The funny part is that all of this doesn’t really mean anything to me. Undoubtedly, it will be of an advantage to me. I appreciate that I grew up in a multicultural environment but I wouldn’t say I belonged to a certain country. I belong to the world. At times I belong to the United Kingdom, the next minute I belong to Spain. When I travel to the United States, I belong to the United States too. If I ever travelled to India, I’d belong to India. All the places I go to, all the people I meet, shape and influence me in plenty of ways. I can’t tell you if I’m more Spanish than German or more British than Luxembourgish. I love the British politeness and their weather-talk. I love the outgoing nature of many Spaniards. I can pick and choose who and what I want to be. I adapt to the environment I find myself in by observing those around me. If I was among monkeys somewhere in the jungle in a way I would probably start behaving like a monkey. All this reminds me of a lecturer I once had when I was at the University of Luxembourg. He said to us that all of this – language, nationality and what not – is politics. There’s a certain truth to this statement.
I’m everybody and nobody, you could say. I truly believe we all are everybody and nobody.

Luxembourg-Bound

Sometimes London makes you forget it’s actually winter… (Although the temperatures are finally starting to drop in our ‘tropical island’ too.)

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About Reading (and the Importance of Imagination)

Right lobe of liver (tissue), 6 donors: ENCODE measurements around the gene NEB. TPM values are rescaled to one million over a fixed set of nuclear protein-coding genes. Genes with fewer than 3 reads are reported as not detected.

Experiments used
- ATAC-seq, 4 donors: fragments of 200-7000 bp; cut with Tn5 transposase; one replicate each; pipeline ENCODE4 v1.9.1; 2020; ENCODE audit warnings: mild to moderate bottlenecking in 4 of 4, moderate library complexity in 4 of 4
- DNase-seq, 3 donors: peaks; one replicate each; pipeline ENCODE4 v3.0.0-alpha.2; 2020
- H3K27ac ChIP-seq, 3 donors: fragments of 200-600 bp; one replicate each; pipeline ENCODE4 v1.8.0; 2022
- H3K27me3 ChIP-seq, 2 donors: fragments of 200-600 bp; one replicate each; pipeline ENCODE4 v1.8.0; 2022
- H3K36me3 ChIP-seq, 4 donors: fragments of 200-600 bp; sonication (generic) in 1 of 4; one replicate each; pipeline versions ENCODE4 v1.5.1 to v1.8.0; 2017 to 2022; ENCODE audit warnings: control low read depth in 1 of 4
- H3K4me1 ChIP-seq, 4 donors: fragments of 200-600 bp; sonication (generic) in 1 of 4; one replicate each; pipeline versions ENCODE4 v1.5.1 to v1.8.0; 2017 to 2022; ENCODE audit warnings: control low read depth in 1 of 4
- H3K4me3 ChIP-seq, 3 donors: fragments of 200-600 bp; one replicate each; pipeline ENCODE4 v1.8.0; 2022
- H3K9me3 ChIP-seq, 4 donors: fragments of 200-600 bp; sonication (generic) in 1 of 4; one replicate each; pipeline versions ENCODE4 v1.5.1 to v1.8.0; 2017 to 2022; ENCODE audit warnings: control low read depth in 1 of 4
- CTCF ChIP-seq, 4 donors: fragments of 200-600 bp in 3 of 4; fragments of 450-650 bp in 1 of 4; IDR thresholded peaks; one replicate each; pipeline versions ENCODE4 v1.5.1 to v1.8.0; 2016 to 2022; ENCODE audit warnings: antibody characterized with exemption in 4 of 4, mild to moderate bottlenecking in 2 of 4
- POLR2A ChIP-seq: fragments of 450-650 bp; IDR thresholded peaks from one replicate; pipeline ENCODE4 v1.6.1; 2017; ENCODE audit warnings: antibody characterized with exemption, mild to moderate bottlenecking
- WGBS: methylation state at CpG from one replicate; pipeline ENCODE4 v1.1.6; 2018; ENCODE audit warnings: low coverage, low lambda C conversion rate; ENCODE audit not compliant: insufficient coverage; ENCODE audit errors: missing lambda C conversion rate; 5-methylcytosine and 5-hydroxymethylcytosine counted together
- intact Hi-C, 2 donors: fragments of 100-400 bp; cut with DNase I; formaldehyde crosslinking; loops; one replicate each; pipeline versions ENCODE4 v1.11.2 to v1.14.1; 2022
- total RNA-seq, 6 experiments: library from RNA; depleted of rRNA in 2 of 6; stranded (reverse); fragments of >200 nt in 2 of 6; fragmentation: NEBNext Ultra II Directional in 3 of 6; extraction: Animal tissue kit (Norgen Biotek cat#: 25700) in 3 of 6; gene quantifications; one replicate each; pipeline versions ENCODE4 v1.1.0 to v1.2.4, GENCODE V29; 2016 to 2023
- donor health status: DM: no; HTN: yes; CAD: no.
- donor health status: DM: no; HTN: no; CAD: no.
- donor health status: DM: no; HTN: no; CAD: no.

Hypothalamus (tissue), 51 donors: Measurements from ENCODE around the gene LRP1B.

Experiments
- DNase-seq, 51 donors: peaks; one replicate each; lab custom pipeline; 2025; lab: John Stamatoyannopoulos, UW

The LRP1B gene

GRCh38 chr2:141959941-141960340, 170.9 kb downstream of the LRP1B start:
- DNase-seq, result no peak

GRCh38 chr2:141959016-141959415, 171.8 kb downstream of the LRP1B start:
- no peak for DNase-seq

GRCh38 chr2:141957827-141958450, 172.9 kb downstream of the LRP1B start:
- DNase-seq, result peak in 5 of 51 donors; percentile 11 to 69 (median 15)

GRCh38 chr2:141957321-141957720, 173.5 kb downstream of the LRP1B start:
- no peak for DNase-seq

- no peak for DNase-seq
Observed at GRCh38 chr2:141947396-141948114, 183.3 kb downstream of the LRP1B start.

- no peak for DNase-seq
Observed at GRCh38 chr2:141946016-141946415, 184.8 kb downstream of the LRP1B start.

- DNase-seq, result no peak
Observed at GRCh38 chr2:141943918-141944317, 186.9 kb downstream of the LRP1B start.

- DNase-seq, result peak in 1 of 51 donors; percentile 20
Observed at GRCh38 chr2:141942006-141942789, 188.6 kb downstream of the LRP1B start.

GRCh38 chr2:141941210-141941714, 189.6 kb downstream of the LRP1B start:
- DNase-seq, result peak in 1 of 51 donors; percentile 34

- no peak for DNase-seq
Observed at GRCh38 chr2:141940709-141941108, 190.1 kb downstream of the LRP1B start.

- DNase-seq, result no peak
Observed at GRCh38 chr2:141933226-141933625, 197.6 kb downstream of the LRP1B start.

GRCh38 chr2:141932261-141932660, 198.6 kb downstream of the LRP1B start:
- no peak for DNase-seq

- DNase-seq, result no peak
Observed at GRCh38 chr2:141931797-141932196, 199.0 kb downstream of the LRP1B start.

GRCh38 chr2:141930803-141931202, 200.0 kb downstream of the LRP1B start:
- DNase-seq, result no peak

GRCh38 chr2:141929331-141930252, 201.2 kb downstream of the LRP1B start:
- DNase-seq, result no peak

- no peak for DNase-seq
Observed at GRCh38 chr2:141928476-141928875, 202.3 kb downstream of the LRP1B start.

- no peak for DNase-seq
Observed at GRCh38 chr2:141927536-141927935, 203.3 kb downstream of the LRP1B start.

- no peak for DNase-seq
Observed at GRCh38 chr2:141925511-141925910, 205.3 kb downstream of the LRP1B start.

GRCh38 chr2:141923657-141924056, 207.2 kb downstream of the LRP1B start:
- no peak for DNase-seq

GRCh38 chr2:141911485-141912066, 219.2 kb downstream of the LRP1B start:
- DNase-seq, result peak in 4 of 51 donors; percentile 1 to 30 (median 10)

I remember as a child I wanted to learn to write and to read so badly that, to my parents’ amusement, I pretended that I could already write and read long before I actually did. Consequently, I actually learned how to read in two different languages before I even went to primary school. I also remember worshipping my school’s library, I could never get enough of it. Learning how to read was an enchanting experience. I felt like a whole new world had opened itself up to me. My parents never had a hard time finding me gifts because they knew I would want a book. Any book, really. And once I ran out of books I would reread the ones I already had and enjoy them just as much. One of the books I must have read over 5 times when I was 7 or 8 was Der Tag, an dem ich Papa war (The Day I was Dad) by German author Hera Lind. I remember reading Anne Frank’s diary when I was 10 and, without really understanding what had happened to my dear friend Anne Frank, I wept so uncontrollably that my mother got a bit worried.  My love for books was complete, doubtless, unconditional. Reading was such great entertainment and it offered me escapism. I created my own little worlds that never let me down.